A sign warning newly freed slaves to take caution, preventing them from being snatched, and having their freedom taken away.

Attending church, and practicing religion was a very crucial component in the lives of free slaves. The creation of the African Methodist Episcopal Chruch spread from Philedalphia, to Charleston, then later into many southern areas, despite the laws that forbade blacks from worshiping their religion. Conflict resulted into the law challenging the exsistence of these churches, and countless abolitionists stood up for their rights.

A black church made in the 1800s, the people in this photograph are courageous leaders, fending for their right to worship freely.

Occupations free blacks prospered were being artisians, business men and women, educators, writers, planters, musicians, tailors, hairdressers, and cooks. Many African Americans invented very useful methods to implement in the everyday lives of Americans living in their time. Thomas L. Jennings came up with a method of drying clean clothes, and Henry Blair Glenn Ross, patented a seed planter, thus contributing to the advancement of science. An amount of freed slaves had owned property and kept boarding houses. Sadly, some former slaves owned slaves themselves as time continued on.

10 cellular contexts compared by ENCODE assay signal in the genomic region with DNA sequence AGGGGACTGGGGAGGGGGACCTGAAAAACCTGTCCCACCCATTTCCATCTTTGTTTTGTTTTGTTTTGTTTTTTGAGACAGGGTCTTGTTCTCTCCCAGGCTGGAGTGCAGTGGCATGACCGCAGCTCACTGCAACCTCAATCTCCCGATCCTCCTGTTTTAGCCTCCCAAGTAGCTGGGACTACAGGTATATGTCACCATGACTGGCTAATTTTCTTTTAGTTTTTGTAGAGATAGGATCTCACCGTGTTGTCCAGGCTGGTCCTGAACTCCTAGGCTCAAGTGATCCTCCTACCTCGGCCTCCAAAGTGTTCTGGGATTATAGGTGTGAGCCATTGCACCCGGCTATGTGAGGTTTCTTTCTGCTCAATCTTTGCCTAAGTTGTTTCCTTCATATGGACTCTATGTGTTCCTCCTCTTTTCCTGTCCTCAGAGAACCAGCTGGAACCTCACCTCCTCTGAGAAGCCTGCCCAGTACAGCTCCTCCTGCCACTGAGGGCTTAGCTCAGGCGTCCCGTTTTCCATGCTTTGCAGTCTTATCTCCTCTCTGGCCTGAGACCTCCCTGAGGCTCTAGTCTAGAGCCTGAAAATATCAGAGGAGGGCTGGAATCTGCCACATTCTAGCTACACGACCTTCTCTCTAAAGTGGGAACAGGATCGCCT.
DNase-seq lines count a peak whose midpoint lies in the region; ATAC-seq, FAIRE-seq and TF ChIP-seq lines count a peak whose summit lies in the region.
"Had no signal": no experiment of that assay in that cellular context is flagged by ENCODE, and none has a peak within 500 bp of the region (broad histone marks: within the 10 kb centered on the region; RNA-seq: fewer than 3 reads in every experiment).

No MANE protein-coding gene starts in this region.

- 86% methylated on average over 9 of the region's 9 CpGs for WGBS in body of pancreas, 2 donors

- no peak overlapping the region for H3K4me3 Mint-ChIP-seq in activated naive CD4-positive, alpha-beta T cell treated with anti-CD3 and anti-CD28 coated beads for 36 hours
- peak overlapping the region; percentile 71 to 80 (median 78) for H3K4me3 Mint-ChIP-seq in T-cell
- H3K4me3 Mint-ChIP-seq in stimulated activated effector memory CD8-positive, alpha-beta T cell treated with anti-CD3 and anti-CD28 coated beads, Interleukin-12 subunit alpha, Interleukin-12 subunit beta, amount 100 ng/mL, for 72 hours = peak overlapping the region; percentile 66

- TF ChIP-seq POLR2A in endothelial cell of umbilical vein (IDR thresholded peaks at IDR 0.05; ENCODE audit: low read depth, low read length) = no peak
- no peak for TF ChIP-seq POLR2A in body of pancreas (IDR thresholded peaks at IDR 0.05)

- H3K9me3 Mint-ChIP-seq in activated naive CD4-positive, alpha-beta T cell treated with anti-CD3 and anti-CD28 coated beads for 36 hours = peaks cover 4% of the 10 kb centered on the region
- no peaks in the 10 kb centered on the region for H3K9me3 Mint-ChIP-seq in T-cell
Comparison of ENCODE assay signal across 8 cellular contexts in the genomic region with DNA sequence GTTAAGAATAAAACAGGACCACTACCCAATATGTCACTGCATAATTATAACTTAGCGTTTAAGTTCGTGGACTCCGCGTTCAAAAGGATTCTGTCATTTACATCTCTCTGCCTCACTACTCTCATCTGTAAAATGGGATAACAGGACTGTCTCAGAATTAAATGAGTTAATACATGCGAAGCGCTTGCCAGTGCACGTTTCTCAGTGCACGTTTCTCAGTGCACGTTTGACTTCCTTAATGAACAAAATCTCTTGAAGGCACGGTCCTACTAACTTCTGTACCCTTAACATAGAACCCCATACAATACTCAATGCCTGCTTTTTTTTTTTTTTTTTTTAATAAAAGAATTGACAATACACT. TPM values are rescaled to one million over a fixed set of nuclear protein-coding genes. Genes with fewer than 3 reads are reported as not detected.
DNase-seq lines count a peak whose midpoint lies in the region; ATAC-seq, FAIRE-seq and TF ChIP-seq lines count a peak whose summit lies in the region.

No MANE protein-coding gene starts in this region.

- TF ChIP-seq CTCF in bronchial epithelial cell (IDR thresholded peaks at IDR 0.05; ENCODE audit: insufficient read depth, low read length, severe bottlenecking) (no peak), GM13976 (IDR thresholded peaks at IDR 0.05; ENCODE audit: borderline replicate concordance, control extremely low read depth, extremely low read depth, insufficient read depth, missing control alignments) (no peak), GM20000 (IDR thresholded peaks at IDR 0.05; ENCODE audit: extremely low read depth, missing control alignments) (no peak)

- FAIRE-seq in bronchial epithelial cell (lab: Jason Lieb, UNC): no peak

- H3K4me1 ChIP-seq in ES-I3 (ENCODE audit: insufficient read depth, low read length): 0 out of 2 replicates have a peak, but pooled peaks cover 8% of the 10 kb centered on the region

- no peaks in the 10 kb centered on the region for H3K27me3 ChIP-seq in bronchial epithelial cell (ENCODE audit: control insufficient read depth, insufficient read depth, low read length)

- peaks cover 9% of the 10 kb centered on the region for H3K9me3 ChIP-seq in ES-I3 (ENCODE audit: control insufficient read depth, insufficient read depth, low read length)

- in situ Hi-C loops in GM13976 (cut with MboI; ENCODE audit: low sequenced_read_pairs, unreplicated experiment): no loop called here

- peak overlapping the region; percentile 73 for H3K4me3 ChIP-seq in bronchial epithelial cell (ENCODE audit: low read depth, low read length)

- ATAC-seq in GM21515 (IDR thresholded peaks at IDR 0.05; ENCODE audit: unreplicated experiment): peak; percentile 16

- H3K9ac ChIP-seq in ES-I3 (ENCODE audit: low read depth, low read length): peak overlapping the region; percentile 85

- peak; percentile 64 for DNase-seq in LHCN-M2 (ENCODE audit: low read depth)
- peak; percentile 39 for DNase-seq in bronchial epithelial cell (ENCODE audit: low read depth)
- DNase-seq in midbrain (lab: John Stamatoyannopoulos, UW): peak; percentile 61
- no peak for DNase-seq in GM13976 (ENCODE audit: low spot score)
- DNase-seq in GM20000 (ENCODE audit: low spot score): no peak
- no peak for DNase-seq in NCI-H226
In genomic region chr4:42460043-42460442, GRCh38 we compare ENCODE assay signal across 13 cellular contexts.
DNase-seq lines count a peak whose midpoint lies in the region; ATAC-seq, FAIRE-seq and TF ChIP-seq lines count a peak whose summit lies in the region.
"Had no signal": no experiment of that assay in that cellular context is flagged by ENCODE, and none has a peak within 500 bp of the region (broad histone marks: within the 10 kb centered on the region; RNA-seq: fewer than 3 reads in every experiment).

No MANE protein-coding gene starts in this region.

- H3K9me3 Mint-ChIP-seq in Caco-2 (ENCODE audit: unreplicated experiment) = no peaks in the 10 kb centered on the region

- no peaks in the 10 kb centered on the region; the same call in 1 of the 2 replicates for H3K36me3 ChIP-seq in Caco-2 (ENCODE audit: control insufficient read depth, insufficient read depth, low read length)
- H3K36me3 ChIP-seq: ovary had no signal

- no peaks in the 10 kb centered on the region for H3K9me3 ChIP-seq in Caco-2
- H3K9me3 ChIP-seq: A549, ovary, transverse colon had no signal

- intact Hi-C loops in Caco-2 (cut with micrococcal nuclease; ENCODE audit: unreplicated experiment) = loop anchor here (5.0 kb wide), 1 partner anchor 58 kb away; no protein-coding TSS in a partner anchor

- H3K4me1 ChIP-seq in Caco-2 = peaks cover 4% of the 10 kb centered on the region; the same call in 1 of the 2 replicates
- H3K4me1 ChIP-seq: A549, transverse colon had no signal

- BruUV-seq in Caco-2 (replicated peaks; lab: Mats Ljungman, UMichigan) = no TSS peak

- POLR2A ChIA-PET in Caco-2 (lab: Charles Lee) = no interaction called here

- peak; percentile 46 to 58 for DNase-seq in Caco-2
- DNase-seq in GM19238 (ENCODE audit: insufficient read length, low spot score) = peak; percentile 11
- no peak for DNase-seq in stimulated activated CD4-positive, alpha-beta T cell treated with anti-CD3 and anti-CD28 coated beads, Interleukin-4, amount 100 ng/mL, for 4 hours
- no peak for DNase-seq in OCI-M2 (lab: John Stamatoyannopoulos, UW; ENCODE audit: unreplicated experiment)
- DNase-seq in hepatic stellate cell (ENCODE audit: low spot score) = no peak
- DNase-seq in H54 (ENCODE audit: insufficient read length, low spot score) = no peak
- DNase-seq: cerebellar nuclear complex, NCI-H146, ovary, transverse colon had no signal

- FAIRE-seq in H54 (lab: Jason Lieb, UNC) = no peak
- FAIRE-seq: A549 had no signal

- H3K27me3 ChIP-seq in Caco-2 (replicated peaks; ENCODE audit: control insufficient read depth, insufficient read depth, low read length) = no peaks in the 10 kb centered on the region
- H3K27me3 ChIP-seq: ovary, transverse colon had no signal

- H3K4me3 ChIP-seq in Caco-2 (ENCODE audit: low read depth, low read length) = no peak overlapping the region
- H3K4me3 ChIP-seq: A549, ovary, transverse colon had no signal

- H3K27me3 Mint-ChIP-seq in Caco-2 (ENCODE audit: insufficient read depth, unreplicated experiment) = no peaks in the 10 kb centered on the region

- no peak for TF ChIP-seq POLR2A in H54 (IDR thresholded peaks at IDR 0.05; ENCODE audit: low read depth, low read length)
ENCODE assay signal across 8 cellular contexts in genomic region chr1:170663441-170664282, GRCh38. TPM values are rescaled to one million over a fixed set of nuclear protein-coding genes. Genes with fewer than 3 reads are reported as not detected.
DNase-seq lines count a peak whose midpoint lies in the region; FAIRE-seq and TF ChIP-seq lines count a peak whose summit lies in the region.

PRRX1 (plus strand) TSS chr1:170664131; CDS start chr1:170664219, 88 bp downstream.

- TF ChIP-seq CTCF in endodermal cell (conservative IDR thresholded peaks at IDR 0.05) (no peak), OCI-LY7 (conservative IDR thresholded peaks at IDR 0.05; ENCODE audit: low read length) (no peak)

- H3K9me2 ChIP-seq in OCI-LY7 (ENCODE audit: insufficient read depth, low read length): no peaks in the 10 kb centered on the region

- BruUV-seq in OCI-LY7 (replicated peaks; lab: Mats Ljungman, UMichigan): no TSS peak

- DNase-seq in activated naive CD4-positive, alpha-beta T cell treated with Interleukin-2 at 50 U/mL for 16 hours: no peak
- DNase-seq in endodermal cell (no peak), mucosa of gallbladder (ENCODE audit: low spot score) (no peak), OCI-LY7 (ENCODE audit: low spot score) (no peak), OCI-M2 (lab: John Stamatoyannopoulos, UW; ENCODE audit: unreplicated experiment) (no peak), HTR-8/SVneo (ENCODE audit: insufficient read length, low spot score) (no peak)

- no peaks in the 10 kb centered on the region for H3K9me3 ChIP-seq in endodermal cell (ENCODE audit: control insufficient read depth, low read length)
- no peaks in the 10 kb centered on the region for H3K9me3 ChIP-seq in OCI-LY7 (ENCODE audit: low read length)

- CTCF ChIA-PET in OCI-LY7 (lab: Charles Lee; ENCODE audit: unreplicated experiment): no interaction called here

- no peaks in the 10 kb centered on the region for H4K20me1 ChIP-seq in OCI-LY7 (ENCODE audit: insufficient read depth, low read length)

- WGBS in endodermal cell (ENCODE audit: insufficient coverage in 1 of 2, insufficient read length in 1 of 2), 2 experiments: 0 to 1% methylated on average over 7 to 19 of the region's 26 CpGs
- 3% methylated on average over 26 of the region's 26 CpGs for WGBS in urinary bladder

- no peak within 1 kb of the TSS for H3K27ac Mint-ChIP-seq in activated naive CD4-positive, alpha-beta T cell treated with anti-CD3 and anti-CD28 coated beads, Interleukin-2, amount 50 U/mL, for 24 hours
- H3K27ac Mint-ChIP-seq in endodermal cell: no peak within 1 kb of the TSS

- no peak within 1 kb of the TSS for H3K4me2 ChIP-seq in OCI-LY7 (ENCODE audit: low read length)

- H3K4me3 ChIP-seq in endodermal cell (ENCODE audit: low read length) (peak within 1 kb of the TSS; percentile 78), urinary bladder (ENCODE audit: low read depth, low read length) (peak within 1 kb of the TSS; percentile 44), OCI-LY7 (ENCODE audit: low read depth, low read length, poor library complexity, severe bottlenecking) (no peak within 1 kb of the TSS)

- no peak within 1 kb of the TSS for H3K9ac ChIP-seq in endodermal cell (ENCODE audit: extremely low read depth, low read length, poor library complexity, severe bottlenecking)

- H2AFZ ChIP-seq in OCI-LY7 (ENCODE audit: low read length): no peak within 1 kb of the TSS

Freed blacks could be educated, and practice their religion after they were freed in South Carolina. Eventually, white laws became less antagonizing on the blacks, and they earned more rights over time.

Other examples of advocates for the freedom of people of color were Fredrick Douglass, Richard Allen, Abasalom Jones, and Harriet Tubman. Originating in 1619 on American soil, slavery began when the first African slaves were brought to the colony of Jamestown to do farm work, and produce crops such as tobacco. After two unbearable, and unecessary decades of this ruthless process that once was “justified” in our land, slavery concluded on December 6th 1865, the day the 13th Ammendment to the constitution was further changed.

Frederick Douglass was an African-American social reformer, abolitionist, orator, writer, and statesman. He made history for African Americans everywhere in his time period. Many years later, his hard work paid off with more great leaders like him defending the rights of colored people.

In conclusion, slavery was a long, bitter, and cold road, although it ended, and those negatively impacted by it broke away from it, and have descendants that are free today. It will be intriguing to see how the freeing of slaves will be in the text The Land by Mildred D. Taylor.

With all of the hard work from uncountable people in history, we no longer have slavery, and unfair treatment of those who are colored. We are united as a world, and diversity is appreciated for its great differences, and unique characteristics, and the love of our people.

Works Cited

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Julia Paskale